Energy Economy

17 Mar 2021

Third Energy Firm Declares Bankruptcy in Texas Snow Storm Fallout

17 Mar 2021  by Matthew Farmer   

Griddy Energy, the Texan energy supplier that encouraged customers to leave its service during recent snowstorms, has become the third energy firm in the state to file for bankruptcy as a result of grid disruption.

Snowfall across Texas halted power generation and drove power up. Credit: NASA

In hearings, Texas lawmakers have heard that both generators and utilities could be at risk of bankruptcy.

During the snap freeze, temperatures fell below -10°C in areas where they would rarely dip below 5°C. This froze up gas supply lines and machinery, in turn limiting supply to the state’s power plants. Wind turbines seized up and 45GW of generation capacity went offline during the storms. Meanwhile, the cold caused a surge of demand in Texas’ energy systems.

The Electric Reliability Council of Texas (ERCOT) regulates generation and energy management in the state. Seven of its board members have resigned since the crisis, and executives have started their testimony to lawmakers over what went wrong.

ERCOT CEO Bill Magness told the Texas House of Representatives that payments owed to generators at one point reached $10bn per day. An ERCOT notice said that the company currently owes power suppliers $1.3bn for power it distributed during the crisis.

In turn, ERCOT says it cannot pay this to generators until utilities pay their bills to the company. In the case of Griddy, the company awaits payments from its customers. Many of these customers say they are unable to pay due to the high cost of electricity passed down the chain in February.

Griddy, Just Energy, and Brazos Electric Power go bust in storm fallout

ERCOT blocked Griddy from the Texas energy market after the latter company did not pay bills. In its filings with the United States Bankruptcy Court for the Southern District of Texas, Griddy Energy listed its debts as ranging between $10m and $50m.

The company owes $29m to ERCOT for energy costs, its largest debt by far. In comparison, the company listed assets of between $1m and $10m.

During the storms, Griddy encouraged customers to “find a short-term plan” for cheaper power supply “if the forecast and prices are too extreme for you right now”.

The company charged a subscription fee to its service while otherwise only charging the wholesale rate for energy. As the wholesale rate reached its $9,000/MWh cap, the utility could not mitigate the charges and passed them on to consumers. Some customers were then left with extreme bills, such as a resident of Houston whose one-bedroom apartment cost them $4,677 in electricity bills over one week.

Michael Fallquist, chief executive of the company, lays the blame with ERCOT, saying: “The actions of ERCOT destroyed our business and caused financial harm to our customers.” Fallquist declined to attend the hearings.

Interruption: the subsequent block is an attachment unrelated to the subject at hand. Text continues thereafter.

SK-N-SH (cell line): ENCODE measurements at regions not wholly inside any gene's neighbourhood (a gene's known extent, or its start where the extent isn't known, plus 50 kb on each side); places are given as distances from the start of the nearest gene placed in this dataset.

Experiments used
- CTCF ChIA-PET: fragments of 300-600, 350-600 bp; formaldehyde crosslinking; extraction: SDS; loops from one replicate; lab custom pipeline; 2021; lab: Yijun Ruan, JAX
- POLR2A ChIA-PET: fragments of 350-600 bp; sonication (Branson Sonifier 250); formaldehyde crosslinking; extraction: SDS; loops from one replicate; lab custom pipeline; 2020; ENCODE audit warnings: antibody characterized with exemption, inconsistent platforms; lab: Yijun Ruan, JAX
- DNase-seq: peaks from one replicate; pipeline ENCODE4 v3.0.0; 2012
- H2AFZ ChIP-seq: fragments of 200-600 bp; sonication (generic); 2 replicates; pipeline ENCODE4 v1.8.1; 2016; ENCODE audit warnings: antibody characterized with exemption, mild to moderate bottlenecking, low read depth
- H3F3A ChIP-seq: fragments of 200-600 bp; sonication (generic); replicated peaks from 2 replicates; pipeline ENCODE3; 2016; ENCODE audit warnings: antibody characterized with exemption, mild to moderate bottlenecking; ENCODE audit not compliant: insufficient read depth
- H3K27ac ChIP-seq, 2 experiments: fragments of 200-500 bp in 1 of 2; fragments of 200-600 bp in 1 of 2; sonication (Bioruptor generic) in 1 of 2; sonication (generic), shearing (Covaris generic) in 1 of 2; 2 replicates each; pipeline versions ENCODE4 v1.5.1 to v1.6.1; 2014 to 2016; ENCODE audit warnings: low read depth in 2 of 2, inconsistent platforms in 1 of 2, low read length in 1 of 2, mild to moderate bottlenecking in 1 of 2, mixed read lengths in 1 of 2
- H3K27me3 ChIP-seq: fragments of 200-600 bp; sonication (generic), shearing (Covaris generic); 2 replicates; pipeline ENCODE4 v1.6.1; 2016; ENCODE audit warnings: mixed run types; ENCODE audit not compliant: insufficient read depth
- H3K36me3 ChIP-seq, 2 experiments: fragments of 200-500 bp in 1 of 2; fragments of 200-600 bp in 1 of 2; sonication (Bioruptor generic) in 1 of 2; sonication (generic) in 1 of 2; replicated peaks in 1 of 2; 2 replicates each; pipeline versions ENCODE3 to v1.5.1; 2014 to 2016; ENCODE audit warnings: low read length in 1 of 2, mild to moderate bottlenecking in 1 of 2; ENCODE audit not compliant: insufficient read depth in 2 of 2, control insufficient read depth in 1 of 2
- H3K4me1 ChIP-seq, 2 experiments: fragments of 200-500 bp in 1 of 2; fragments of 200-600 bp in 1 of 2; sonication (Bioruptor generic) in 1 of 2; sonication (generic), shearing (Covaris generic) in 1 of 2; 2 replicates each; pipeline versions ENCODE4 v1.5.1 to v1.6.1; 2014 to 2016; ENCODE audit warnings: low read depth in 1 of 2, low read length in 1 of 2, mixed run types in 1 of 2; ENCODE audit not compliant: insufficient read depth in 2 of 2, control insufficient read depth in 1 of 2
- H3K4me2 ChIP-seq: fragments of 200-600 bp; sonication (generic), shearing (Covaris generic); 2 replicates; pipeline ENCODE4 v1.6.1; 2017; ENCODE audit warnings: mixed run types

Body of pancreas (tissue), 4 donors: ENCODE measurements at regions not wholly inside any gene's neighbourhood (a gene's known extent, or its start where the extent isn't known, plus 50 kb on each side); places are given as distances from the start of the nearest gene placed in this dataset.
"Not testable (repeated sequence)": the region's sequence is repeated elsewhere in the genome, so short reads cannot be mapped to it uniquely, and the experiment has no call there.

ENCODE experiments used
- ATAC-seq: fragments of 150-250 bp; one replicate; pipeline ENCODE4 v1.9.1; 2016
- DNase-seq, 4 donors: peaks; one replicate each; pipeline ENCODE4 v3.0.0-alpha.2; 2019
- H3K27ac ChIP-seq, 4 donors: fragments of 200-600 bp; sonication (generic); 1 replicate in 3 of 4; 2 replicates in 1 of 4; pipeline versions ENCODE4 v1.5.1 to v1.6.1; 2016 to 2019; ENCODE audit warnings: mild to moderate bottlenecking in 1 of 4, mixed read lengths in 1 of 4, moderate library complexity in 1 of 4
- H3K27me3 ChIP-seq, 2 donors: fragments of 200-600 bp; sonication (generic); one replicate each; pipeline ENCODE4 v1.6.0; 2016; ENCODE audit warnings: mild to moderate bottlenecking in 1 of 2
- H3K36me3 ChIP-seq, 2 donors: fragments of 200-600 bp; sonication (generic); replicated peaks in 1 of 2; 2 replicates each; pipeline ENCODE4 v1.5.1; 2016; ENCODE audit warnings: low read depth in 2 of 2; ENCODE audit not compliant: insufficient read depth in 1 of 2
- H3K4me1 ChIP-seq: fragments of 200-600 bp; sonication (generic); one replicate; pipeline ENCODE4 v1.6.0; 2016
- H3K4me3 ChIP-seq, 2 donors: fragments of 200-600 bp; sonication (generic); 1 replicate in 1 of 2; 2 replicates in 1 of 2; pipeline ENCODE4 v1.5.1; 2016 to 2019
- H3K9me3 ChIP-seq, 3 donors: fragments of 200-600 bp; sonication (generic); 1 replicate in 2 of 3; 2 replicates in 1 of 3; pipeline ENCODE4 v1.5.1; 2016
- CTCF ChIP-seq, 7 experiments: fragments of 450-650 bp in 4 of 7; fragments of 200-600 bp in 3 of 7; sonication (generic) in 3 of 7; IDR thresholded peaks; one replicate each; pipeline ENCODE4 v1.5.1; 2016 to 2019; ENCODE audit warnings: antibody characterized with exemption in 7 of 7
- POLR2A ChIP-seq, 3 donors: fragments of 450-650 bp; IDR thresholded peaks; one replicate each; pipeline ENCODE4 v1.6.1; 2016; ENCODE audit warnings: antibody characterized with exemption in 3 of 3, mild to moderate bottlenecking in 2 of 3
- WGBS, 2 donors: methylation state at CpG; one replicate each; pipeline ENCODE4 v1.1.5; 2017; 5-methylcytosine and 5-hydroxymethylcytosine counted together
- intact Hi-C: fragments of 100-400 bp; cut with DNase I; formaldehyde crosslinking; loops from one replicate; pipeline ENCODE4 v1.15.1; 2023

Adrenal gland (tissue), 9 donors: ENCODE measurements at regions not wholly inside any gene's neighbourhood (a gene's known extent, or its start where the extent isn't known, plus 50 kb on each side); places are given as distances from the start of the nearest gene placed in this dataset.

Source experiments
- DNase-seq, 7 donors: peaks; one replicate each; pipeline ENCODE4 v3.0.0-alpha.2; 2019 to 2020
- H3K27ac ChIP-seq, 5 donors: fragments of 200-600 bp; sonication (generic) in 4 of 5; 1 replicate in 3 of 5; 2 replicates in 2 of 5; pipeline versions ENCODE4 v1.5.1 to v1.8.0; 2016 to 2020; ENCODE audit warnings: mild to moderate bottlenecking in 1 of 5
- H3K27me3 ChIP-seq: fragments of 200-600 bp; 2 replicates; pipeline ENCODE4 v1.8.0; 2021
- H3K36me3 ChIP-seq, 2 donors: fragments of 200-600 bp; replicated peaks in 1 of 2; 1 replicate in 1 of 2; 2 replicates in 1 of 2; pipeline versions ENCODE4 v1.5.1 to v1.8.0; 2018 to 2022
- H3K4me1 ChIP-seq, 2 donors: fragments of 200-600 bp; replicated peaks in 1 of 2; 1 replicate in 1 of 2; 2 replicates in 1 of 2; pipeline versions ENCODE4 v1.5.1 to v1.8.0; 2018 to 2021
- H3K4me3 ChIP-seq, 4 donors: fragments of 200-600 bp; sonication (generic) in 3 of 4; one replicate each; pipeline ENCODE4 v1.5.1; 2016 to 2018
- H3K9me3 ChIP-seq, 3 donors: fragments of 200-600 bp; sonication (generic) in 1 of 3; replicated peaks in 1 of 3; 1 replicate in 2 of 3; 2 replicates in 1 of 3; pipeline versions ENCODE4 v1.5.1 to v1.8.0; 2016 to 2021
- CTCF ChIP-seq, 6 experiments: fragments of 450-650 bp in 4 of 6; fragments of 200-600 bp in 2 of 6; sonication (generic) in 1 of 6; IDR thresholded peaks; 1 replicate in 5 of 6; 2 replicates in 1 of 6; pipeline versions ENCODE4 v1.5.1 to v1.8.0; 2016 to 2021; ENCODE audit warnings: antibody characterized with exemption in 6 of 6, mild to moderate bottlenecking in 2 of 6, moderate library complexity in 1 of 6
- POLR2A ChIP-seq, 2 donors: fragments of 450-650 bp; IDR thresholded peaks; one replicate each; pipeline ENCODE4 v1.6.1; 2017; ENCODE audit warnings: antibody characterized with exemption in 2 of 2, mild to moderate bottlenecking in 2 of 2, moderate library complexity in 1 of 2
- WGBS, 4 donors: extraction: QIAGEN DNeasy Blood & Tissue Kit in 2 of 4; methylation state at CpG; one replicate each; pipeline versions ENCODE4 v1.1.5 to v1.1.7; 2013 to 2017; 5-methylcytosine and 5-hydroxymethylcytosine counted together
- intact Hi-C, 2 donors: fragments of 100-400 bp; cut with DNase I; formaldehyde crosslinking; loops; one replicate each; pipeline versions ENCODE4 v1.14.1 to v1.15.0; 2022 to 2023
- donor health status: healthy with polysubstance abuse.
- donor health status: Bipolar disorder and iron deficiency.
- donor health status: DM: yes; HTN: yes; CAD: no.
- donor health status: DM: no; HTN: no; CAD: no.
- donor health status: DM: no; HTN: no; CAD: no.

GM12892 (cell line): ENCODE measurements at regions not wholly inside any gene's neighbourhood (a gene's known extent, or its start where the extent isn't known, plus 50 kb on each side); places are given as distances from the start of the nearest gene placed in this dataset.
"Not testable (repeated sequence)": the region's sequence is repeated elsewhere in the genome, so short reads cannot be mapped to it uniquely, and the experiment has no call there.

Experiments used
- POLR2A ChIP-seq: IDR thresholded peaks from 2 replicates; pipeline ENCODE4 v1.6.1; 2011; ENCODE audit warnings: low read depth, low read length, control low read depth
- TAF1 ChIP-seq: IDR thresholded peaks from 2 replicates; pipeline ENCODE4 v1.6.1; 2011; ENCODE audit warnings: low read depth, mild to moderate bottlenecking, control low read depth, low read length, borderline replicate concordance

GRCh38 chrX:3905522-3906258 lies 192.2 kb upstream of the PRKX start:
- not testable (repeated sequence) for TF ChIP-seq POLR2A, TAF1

Lawmakers, regulators, generators, and customers searching for blame

On its website, Griddy shared an explainer for its Chapter 11 filings. Beneath this, the company posted screenshots of positive testimonials and reactions to the news of its bankruptcy.

At the same time, the company faces a possible class action lawsuit from its former customers. Derek Potts of Potts Law Firm in Houston represents the proposed lawsuit, which alleges that Griddy broke the Texas Deceptive Trade Practices Act.

He said: “Since filing the proposed class action on 22 February, we have heard from hundreds of Texans across the state with reports of excessive and exorbitant bills, collection efforts, and large withdrawals from personal bank accounts and credit cards by Griddy representatives, sometimes causing accounts to be overdrawn.

“Although Griddy is now suspended from operating, we’re concerned that these attempts to cause financial harm will continue and internal records that support our claims of deceptive practices by the company will be destroyed.”

Futureproofing the Texas energy grid

Just Energy Group and Brazos Electric Power Cooperative have also filed for bankruptcy in the past month. While these companies used more traditional utility company practices, they have had much the same experience of the crisis.

Brazos, the state’s oldest energy cooperative, accumulated bills of $2.1bn during the week-long cold snap. For comparison, the company bought all the power it supplied in 2020 for $774m.

In a declaration to bankruptcy courts, executive vice president Clifton Karnei said: “Brazos Electric suddenly finds itself caught in a liquidity trap that it cannot solve with its current balance sheet. The level of charges could not have been reasonably anticipated or modelled.”

Just Energy, a Canadian company, also filed for bankruptcy in Texas after recently completing a recapitalisation. The company received bills of $250m from ERCOT and has had to borrow $125m in emergency funding from Pacific Investment Management.

Separately, ERCOT has commissioned the construction of two energy storage plants from Wärtsilä in order to increase its grid resilience.

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